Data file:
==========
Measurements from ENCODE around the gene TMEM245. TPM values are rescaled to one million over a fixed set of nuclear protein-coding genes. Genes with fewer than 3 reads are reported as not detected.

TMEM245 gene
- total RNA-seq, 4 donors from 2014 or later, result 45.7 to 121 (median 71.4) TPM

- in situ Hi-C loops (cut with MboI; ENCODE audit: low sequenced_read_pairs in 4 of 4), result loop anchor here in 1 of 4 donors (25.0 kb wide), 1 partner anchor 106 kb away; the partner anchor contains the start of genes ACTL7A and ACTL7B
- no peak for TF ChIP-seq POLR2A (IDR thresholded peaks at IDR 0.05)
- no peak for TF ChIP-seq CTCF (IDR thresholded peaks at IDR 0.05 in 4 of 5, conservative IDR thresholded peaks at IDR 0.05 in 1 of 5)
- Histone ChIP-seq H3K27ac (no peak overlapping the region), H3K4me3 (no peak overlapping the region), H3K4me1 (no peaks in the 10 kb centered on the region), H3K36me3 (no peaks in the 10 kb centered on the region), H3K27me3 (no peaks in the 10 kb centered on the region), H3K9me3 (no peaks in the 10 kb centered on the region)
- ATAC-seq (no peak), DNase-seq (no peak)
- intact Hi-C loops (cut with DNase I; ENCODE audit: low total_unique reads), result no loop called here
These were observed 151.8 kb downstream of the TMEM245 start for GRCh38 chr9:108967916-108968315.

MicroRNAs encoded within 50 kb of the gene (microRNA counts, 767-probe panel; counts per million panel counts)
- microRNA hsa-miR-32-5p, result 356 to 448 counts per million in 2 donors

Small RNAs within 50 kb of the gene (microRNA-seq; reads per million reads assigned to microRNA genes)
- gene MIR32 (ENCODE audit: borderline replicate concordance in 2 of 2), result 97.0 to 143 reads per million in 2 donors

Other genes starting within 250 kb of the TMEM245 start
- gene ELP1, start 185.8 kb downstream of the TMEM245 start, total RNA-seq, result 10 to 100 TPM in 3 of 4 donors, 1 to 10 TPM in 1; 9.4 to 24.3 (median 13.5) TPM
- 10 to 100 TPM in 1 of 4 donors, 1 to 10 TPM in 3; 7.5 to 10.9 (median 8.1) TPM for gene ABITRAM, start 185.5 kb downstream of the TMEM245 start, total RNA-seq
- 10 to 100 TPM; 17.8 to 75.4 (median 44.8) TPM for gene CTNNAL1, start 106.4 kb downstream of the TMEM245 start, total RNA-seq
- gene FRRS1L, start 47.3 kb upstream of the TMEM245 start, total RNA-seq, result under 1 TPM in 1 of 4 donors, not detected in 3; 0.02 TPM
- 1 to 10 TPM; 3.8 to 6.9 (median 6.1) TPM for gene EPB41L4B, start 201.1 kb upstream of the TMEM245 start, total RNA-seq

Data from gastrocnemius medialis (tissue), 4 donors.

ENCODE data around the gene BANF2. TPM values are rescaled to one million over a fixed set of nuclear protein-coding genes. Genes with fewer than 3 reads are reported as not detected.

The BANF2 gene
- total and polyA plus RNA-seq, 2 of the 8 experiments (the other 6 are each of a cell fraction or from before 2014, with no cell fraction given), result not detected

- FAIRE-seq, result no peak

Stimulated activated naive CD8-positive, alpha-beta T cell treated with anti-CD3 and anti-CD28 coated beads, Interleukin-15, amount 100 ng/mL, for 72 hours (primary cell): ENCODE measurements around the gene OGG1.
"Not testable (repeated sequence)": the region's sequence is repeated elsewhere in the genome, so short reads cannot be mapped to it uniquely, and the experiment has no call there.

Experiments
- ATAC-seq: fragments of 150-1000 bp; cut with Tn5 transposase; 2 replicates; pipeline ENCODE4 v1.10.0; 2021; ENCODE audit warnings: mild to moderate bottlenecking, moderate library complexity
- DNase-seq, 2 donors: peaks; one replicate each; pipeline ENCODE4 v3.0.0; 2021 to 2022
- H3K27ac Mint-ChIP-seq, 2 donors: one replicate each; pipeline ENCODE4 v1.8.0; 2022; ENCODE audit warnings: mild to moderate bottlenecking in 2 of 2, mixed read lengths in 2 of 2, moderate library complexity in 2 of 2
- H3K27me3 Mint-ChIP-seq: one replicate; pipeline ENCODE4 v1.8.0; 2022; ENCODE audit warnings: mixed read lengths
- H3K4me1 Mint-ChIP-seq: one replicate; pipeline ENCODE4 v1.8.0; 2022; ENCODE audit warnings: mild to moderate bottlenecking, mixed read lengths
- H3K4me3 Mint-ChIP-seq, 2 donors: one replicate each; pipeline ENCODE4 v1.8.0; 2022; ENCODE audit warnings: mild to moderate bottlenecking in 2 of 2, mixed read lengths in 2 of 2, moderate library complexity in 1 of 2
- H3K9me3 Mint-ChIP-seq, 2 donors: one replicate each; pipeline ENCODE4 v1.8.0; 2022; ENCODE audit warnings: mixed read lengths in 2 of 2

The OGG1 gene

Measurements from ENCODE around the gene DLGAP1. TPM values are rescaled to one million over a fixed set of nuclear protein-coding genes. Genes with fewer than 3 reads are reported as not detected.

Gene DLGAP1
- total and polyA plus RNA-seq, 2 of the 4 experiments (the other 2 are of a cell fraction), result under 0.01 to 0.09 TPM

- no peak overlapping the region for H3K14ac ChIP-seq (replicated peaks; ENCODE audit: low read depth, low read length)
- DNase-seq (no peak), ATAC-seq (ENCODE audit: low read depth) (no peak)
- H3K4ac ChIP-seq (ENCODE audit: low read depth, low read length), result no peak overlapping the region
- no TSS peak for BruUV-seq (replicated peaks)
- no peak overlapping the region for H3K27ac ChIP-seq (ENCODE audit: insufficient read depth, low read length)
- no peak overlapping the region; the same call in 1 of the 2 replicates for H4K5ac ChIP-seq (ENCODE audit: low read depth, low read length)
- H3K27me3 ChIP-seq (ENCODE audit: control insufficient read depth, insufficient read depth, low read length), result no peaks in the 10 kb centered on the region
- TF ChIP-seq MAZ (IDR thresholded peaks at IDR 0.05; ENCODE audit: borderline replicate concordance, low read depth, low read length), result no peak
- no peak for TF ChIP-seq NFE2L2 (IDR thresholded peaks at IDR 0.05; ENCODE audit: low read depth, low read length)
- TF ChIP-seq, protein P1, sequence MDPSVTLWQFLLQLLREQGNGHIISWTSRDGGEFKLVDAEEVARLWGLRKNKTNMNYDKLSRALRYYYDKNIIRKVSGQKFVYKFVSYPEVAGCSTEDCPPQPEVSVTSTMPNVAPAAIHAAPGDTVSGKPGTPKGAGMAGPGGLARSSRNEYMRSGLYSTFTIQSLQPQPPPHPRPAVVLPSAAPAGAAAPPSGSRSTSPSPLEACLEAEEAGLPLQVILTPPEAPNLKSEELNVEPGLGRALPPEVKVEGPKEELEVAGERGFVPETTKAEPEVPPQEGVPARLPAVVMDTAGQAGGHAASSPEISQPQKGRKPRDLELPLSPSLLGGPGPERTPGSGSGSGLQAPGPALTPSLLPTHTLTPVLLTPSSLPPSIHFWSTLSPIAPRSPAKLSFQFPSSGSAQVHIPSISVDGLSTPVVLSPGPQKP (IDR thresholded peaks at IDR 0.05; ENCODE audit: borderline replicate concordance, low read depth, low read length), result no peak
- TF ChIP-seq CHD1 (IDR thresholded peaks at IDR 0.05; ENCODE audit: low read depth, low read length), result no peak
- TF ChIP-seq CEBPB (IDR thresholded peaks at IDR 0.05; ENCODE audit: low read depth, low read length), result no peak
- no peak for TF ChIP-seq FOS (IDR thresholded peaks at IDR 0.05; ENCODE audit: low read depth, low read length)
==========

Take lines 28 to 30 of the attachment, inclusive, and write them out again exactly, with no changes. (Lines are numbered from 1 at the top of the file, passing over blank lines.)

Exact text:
Experiments
- ATAC-seq: fragments of 150-1000 bp; cut with Tn5 transposase; 2 replicates; pipeline ENCODE4 v1.10.0; 2021; ENCODE audit warnings: mild to moderate bottlenecking, moderate library complexity
- DNase-seq, 2 donors: peaks; one replicate each; pipeline ENCODE4 v3.0.0; 2021 to 2022